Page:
New Hybrid Economy Demands Highly Trained Data Scientists

Anytime there is recognition of the importance of data science and analytics in today’s workforce, we stand up and cheer. From the often-cited McKinsey Report on Big Data, to the U.S. News & World Report’s declaration that 2017 is the Year of the Statistician, evidence supporting the need for statisticians and the many benefits of a career in the field continues to grow.

A joint report just released by PricewaterhouseCoopers (PwC) and the Business-Higher Education Forum focuses on the shortage of job candidates with data science and analytics skills, and the economic and competitive implications of that shortage continuing to expand over time. The study estimates 2.72 million job openings demanding data science and analytics skills in 2020.

The current shortage of skills in the national job pool demonstrates the business-as-usual strategies won’t satisfy the growing need.

If we are to unlock the promise and potential of data and all the technologies that depend on it, employers and educators will have to transform.

Of particular interest to the team at This is Statistics is the idea that demand should be clarified with signals that motivate educators and job seekers.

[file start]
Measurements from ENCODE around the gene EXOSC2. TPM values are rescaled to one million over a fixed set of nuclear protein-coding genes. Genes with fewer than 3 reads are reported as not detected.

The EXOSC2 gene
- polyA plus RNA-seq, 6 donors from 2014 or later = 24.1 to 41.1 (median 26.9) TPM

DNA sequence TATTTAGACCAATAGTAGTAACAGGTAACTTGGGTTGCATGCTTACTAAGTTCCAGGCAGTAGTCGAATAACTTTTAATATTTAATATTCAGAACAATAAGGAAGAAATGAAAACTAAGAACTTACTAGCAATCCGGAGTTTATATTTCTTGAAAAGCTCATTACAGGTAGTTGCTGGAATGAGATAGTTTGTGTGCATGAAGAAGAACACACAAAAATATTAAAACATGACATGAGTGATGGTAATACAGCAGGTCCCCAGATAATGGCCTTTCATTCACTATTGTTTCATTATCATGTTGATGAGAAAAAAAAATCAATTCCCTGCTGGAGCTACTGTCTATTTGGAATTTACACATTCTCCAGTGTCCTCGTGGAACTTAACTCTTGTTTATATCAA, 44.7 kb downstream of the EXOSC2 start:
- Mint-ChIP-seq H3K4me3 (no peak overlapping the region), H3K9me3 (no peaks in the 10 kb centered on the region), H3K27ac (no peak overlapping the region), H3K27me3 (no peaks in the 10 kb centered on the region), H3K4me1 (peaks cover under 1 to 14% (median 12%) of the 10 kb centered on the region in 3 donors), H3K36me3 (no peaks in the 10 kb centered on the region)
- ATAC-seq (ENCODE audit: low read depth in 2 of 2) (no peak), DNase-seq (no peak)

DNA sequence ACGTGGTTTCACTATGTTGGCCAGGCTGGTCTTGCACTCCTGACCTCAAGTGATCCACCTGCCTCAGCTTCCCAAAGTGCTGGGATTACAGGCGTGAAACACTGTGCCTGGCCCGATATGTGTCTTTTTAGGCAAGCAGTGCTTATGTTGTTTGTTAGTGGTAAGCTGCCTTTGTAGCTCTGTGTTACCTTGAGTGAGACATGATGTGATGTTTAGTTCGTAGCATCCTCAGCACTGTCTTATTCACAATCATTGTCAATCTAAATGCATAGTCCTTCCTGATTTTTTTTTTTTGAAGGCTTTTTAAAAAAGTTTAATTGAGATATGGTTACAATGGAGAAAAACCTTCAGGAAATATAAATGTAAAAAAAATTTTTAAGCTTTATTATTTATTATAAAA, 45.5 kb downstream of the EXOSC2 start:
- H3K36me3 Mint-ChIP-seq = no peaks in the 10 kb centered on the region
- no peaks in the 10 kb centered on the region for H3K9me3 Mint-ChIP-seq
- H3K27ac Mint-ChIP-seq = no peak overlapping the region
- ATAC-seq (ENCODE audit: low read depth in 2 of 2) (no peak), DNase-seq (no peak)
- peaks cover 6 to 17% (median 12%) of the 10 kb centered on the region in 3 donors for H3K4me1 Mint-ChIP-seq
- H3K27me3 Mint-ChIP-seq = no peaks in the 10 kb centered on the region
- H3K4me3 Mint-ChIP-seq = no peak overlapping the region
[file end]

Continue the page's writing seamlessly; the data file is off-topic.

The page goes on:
The study calls for efforts to show what careers in data science and analytics look like, so that students can see what their life’s work can look like if they choose this path.

Hooray! That is what This is Statistics has been working hard to do since 2014. We not only show students the breadth of career options in the statistical sciences, we help parents understand the appeal of statistics, and provide educators and counselors an array of resources to guide their discussions with students.

Thank you to PwC and the Business-Higher Education Forum for diving into the subject of data science and challenging business and higher education to work together to address the challenges ahead.

Read the entire report here and check out our video on why the employer demand for statisticians is so high.

Learn even more about how education for data science is advancing in this AMSTAT article.

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